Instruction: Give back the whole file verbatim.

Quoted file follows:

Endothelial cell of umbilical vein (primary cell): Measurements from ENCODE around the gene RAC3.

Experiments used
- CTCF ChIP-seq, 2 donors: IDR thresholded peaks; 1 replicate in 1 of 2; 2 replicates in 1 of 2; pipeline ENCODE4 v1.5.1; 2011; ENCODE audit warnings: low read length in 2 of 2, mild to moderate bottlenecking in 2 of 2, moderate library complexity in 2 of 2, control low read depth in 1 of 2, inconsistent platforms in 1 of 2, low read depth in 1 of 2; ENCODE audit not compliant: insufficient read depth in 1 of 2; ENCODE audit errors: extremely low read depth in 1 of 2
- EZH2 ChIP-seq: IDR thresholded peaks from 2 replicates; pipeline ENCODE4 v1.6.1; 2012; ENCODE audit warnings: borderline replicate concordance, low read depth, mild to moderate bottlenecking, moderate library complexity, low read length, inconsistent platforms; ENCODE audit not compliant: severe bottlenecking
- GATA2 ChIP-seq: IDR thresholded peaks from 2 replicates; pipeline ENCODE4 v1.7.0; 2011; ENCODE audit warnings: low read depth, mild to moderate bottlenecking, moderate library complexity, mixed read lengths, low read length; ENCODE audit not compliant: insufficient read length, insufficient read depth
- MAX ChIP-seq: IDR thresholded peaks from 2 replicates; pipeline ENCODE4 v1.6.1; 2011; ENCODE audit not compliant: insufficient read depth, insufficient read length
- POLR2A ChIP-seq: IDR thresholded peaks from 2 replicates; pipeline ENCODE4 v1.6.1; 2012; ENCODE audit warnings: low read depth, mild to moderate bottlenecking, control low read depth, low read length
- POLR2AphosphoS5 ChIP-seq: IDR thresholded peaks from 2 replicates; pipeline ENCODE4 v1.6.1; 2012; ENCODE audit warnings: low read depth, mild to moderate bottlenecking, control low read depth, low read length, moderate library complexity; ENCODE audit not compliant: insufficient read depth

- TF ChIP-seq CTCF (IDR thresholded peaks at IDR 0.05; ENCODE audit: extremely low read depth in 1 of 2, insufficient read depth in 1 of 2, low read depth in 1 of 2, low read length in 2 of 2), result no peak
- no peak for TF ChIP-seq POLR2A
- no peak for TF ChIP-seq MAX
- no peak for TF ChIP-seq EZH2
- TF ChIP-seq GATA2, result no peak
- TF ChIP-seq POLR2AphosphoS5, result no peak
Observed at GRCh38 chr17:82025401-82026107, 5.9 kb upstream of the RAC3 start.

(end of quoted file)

Endothelial cell of umbilical vein (primary cell): Measurements from ENCODE around the gene RAC3.

Experiments used
- CTCF ChIP-seq, 2 donors: IDR thresholded peaks; 1 replicate in 1 of 2; 2 replicates in 1 of 2; pipeline ENCODE4 v1.5.1; 2011; ENCODE audit warnings: low read length in 2 of 2, mild to moderate bottlenecking in 2 of 2, moderate library complexity in 2 of 2, control low read depth in 1 of 2, inconsistent platforms in 1 of 2, low read depth in 1 of 2; ENCODE audit not compliant: insufficient read depth in 1 of 2; ENCODE audit errors: extremely low read depth in 1 of 2
- EZH2 ChIP-seq: IDR thresholded peaks from 2 replicates; pipeline ENCODE4 v1.6.1; 2012; ENCODE audit warnings: borderline replicate concordance, low read depth, mild to moderate bottlenecking, moderate library complexity, low read length, inconsistent platforms; ENCODE audit not compliant: severe bottlenecking
- GATA2 ChIP-seq: IDR thresholded peaks from 2 replicates; pipeline ENCODE4 v1.7.0; 2011; ENCODE audit warnings: low read depth, mild to moderate bottlenecking, moderate library complexity, mixed read lengths, low read length; ENCODE audit not compliant: insufficient read length, insufficient read depth
- MAX ChIP-seq: IDR thresholded peaks from 2 replicates; pipeline ENCODE4 v1.6.1; 2011; ENCODE audit not compliant: insufficient read depth, insufficient read length
- POLR2A ChIP-seq: IDR thresholded peaks from 2 replicates; pipeline ENCODE4 v1.6.1; 2012; ENCODE audit warnings: low read depth, mild to moderate bottlenecking, control low read depth, low read length
- POLR2AphosphoS5 ChIP-seq: IDR thresholded peaks from 2 replicates; pipeline ENCODE4 v1.6.1; 2012; ENCODE audit warnings: low read depth, mild to moderate bottlenecking, control low read depth, low read length, moderate library complexity; ENCODE audit not compliant: insufficient read depth

- TF ChIP-seq CTCF (IDR thresholded peaks at IDR 0.05; ENCODE audit: extremely low read depth in 1 of 2, insufficient read depth in 1 of 2, low read depth in 1 of 2, low read length in 2 of 2), result no peak
- no peak for TF ChIP-seq POLR2A
- no peak for TF ChIP-seq MAX
- no peak for TF ChIP-seq EZH2
- TF ChIP-seq GATA2, result no peak
- TF ChIP-seq POLR2AphosphoS5, result no peak
Observed at GRCh38 chr17:82025401-82026107, 5.9 kb upstream of the RAC3 start.